Blaze rav­ages world’s largest fish mar­ket

China Daily (Hong Kong) - - WORLD -

TOKYO — Ja­panese po­lice and fire in­ves­ti­ga­tors sifted through the charred wreck­age of parts of the world’s largest fish mar­ket, a day af­ter flames tore through seven build­ings at the Tokyo tourist site.

The 80-year-old Tsuk­iji mar­ket draws tens of thou­sands of vis­i­tors a year to its net­work of stalls laden with ex­otic species of fish and fresh sushi.

No peo­ple were in­jured in the fire that broke out on Thurs­day and sent gray smoke bil­low­ing over the city, but 935 square meters of shops and res­tau­rants in seven build­ings were de­stroyed, a Tokyo Fire Depart­ment spokesman said.

“At this point we can’t say any­thing about the cause, it’s fire trucks still un­der in­ves­ti­ga­tion,” he added. “There’s no in­for­ma­tion in­di­cat­ing ar­son, but again, it’s still too early to say.”

Me­dia re­ports said the fire ap­peared to orig­i­nate in a three-story build­ing and that peo­ple in the area had re­ported smelling smoke be­fore the fire’s start in Tsuk­iji’s outer mar­ket — an area packed with in­for­mal res­tau­rants where tourists can dine on fresh seafood and sushi.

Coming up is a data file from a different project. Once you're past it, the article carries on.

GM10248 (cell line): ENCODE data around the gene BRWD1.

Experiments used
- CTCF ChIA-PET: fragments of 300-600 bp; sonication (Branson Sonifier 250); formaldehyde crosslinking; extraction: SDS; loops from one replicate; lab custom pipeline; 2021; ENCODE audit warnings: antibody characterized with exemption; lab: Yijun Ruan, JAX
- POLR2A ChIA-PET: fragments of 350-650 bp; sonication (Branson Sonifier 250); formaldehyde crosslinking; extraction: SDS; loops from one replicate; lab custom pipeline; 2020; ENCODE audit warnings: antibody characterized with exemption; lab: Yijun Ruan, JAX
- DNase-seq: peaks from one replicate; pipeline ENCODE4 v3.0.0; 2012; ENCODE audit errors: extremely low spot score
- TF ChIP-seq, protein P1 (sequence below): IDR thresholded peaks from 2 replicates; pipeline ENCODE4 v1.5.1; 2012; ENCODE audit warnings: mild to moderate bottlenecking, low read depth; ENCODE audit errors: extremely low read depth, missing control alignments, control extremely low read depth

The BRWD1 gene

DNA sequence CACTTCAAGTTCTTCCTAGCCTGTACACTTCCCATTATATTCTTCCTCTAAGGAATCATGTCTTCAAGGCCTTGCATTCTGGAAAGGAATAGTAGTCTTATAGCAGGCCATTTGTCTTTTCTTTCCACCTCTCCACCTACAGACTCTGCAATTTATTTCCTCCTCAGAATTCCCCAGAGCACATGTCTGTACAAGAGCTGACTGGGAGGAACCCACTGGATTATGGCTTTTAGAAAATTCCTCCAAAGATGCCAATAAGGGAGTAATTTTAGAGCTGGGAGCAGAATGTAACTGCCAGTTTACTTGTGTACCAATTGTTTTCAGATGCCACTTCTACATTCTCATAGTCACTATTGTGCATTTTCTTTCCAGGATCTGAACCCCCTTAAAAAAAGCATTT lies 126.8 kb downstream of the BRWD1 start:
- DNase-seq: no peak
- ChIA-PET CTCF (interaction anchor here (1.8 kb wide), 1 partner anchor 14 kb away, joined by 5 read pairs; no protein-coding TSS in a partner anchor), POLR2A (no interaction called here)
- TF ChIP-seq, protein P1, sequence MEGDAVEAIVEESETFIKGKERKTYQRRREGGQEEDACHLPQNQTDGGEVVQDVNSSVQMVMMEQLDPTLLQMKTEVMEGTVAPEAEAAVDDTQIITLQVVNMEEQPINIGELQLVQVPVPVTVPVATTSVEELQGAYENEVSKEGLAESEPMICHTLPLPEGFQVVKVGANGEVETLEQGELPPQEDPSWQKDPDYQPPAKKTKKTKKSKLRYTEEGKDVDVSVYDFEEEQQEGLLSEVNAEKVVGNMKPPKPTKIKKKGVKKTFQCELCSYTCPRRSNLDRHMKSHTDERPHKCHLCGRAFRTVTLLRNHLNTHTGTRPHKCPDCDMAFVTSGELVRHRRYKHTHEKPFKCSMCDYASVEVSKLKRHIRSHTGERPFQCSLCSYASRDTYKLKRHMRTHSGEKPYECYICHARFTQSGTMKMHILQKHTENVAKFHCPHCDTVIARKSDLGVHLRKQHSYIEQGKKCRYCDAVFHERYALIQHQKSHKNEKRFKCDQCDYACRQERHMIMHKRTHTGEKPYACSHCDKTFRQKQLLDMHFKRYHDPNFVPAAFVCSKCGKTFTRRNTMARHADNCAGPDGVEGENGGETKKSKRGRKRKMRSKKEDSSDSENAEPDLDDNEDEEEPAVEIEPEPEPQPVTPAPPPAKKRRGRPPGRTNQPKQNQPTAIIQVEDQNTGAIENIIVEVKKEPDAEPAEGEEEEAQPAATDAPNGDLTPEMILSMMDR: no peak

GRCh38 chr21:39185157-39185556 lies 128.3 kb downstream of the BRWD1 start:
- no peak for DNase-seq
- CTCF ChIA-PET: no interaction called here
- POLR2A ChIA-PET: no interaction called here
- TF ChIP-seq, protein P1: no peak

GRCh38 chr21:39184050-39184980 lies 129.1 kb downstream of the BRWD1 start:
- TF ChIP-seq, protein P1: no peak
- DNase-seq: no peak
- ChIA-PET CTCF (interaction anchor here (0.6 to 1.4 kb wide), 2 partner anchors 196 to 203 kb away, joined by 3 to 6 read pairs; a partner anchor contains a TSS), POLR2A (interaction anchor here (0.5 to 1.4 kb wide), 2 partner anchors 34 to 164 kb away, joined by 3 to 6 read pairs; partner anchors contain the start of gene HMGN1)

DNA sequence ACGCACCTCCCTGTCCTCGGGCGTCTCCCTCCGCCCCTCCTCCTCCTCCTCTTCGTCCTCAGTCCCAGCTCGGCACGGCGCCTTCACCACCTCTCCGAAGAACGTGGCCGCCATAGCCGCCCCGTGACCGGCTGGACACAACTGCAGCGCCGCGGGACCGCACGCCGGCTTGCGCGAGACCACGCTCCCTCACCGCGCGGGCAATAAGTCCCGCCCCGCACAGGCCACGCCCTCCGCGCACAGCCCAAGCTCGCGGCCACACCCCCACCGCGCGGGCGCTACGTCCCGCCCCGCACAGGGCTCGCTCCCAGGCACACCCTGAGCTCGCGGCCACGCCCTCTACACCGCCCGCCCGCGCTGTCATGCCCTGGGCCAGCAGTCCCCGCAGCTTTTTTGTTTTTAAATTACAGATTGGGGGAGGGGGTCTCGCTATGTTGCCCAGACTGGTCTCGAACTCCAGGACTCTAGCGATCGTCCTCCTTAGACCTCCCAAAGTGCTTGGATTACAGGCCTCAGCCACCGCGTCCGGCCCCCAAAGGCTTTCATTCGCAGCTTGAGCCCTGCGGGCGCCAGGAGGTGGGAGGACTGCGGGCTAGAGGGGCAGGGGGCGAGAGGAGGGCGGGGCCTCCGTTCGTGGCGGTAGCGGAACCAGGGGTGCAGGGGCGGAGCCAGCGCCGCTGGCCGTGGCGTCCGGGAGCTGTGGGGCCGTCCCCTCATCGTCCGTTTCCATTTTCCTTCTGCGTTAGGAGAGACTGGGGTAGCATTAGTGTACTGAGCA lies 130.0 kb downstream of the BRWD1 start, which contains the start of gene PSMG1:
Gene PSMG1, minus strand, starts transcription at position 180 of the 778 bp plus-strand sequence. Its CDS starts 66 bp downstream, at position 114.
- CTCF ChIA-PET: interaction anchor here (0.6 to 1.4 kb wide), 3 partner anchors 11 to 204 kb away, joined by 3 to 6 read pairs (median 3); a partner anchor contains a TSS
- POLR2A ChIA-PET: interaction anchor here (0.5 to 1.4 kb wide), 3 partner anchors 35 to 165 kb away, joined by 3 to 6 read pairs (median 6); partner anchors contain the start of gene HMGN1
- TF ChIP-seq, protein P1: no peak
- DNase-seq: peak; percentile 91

Most es­tab­lish­ments in the area, which bus­tles with cus­tomers dur­ing the morn­ing and early af­ter­noon, had al­ready closed for the day when the fire be­gan.

The Tsuk­iji in­ner mar­ket, where most seafood whole­sales are lo­cated and world fa­mous tuna auc­tions are car­ried out at dawn, was not af­fected.

In June, Tokyo’s gover­nor an­nounced a long-de­layed plan to move Tsuk­iji from its cur­rent site on some of the city’s most prime real es­tate to a man-made is­land with con­tam­i­nated soil. The outer mar­ket is not sched­uled to move.

Tokyo gover­nor Yuriko Koike said the mar­ket’s age and vul­ner­a­bil­ity to a ma­jor earth­quake meant it had to be re­built.

At the fire’s peak, 66 fire trucks and scores of fire­fight­ers worked to ex­tin­guish the blaze.

The fire was brought un­der con­trol af­ter 15 hours on Fri­day.

Among the places de­stroyed was a ra­men noo­dle shop ex­tremely pop­u­lar with for­eign tourists, me­dia said.

“The sec­ond floor’s a to­tal loss, and ev­ery­thing on the first floor was com­pletely soaked,” one shop owner told NHK pub­lic broad­caster.

worked to ex­tin­guish the 15-hour blaze

ZOU ZHENG / XIN­HUA

A con­tes­tant per­forms at the Toronto Caribbean Car­ni­val on Thurs­day. Hun­dreds of thou­sands of tourists flock to the Cana­dian city an­nu­ally to ex­pe­ri­ence the largest street fes­ti­val in North Amer­ica, high­lighted by cos­tumed dancers, live Caribbean mu­sic and ex­otic food and drinks.

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